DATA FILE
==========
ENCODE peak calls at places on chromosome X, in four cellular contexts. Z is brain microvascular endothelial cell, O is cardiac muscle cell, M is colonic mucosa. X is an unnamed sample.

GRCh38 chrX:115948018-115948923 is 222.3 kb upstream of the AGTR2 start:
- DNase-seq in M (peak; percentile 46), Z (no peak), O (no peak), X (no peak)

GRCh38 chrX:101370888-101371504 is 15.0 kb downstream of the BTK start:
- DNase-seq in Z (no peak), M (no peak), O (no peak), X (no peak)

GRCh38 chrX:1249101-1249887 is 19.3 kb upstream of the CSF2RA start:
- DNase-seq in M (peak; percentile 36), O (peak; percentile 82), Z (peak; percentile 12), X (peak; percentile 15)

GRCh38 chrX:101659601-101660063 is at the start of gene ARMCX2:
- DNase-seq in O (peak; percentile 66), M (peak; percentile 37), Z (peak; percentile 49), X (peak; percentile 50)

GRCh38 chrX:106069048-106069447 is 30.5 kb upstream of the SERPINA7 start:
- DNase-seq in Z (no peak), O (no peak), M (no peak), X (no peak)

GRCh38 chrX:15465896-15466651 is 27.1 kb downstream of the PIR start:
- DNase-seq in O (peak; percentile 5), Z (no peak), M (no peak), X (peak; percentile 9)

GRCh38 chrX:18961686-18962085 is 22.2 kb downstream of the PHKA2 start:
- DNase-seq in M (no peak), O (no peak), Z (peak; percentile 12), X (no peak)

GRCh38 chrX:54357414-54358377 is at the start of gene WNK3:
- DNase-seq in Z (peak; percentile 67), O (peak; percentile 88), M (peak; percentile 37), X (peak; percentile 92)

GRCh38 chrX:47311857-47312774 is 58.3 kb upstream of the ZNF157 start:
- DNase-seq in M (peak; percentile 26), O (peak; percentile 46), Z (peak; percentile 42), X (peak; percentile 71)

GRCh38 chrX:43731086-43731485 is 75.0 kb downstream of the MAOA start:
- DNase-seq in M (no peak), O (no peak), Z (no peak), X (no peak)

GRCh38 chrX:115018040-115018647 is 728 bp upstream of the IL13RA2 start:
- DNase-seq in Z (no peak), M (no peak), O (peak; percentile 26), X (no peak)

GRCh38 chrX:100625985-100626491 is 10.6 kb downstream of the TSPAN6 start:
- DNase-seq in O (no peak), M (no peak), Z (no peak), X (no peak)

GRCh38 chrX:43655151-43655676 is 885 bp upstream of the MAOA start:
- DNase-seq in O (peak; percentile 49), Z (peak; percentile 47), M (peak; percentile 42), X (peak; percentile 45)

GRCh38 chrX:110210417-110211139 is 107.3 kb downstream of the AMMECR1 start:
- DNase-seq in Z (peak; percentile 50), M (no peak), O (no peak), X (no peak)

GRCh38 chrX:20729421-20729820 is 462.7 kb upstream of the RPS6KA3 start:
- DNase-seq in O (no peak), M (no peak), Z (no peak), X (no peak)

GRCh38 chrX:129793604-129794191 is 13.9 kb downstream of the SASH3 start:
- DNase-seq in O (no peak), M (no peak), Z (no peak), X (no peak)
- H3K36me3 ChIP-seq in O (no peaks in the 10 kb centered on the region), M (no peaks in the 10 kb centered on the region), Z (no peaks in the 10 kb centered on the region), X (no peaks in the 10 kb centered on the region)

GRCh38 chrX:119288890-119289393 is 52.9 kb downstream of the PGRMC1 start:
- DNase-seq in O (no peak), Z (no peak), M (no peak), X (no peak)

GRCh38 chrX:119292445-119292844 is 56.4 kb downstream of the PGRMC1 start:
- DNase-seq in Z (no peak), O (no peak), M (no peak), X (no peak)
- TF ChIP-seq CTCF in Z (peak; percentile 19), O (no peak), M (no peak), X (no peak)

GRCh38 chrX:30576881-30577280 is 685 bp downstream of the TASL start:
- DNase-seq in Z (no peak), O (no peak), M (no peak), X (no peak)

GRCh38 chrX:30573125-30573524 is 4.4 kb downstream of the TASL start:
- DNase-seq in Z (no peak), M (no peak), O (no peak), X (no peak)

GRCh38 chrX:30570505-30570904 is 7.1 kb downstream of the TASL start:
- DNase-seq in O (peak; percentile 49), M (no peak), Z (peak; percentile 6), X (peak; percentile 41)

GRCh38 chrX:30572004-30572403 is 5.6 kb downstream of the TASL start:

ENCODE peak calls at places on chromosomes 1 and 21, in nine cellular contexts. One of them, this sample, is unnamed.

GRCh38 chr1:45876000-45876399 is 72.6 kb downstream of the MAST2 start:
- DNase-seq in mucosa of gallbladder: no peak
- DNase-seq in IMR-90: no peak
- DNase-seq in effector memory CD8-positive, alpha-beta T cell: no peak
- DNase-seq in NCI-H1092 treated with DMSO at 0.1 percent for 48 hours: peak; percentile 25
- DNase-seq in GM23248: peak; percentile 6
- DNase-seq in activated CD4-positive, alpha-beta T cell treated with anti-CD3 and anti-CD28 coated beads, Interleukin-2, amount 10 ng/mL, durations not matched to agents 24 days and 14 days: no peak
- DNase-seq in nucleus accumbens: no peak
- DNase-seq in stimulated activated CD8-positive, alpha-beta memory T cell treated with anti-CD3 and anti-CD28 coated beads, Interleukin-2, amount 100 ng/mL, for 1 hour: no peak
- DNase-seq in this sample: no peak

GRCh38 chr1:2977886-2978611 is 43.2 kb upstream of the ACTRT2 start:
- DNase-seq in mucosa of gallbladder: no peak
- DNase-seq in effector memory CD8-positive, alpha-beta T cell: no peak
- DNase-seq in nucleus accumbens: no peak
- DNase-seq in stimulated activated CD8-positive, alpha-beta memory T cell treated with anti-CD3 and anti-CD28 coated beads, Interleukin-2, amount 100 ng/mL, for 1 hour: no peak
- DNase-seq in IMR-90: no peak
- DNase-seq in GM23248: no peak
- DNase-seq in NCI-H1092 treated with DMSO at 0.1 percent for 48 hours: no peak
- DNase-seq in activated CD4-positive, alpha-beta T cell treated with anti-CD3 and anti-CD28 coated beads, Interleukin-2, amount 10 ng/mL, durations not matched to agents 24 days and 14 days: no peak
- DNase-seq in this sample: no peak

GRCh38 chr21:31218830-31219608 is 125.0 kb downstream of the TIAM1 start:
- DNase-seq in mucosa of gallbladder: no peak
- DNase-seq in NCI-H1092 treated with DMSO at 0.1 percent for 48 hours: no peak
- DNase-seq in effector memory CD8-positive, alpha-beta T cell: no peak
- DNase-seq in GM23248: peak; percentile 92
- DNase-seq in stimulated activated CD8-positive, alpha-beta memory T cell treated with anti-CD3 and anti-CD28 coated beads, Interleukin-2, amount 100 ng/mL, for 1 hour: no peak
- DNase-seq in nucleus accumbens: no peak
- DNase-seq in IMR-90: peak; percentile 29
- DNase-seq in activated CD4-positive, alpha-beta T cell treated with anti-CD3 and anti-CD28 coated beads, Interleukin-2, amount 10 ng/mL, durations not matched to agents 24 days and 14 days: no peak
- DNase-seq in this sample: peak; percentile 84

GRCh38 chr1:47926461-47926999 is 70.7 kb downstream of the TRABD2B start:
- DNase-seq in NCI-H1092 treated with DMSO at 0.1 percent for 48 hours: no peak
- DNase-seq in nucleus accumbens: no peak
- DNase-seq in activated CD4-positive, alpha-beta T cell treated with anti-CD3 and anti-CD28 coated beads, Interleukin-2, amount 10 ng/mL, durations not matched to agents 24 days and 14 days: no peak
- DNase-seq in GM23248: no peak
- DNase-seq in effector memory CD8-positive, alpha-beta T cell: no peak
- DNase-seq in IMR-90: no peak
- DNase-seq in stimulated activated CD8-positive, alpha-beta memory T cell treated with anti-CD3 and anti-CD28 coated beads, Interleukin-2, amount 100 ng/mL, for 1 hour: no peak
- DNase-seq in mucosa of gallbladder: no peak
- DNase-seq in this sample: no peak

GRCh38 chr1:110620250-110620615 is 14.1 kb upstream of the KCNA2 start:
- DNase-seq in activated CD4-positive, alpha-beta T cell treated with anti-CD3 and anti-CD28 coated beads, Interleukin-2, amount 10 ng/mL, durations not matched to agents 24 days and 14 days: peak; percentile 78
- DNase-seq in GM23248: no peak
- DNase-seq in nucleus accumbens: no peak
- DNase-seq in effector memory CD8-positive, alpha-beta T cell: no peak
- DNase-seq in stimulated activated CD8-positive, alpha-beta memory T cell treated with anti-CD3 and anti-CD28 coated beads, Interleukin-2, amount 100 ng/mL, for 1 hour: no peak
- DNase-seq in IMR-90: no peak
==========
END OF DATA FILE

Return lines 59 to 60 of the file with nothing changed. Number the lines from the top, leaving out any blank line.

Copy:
- DNase-seq in mucosa of gallbladder: no peak
- DNase-seq in effector memory CD8-positive, alpha-beta T cell: no peak